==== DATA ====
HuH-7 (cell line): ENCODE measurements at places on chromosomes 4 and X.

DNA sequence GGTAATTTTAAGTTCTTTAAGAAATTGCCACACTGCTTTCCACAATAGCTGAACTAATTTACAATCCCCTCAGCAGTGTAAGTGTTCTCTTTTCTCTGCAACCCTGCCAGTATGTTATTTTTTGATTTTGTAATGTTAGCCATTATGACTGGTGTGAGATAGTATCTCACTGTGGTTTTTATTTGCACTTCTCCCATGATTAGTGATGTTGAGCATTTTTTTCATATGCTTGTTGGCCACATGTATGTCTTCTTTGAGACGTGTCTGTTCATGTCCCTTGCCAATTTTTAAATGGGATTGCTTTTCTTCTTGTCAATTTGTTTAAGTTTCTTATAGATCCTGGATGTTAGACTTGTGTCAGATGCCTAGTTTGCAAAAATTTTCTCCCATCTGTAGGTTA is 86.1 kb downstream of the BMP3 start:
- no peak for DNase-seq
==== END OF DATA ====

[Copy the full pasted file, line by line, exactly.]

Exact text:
HuH-7 (cell line): ENCODE measurements at places on chromosomes 4 and X.

DNA sequence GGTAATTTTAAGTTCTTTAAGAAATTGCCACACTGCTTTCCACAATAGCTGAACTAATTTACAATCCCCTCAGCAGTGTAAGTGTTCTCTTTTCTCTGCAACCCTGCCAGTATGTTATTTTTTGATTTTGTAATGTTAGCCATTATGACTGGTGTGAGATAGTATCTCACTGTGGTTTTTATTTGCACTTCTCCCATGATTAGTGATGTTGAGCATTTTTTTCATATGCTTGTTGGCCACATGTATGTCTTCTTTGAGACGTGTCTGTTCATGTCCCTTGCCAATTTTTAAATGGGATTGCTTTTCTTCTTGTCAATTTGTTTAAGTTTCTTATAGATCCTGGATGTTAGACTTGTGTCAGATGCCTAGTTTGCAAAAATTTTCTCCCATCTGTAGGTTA is 86.1 kb downstream of the BMP3 start:
- no peak for DNase-seq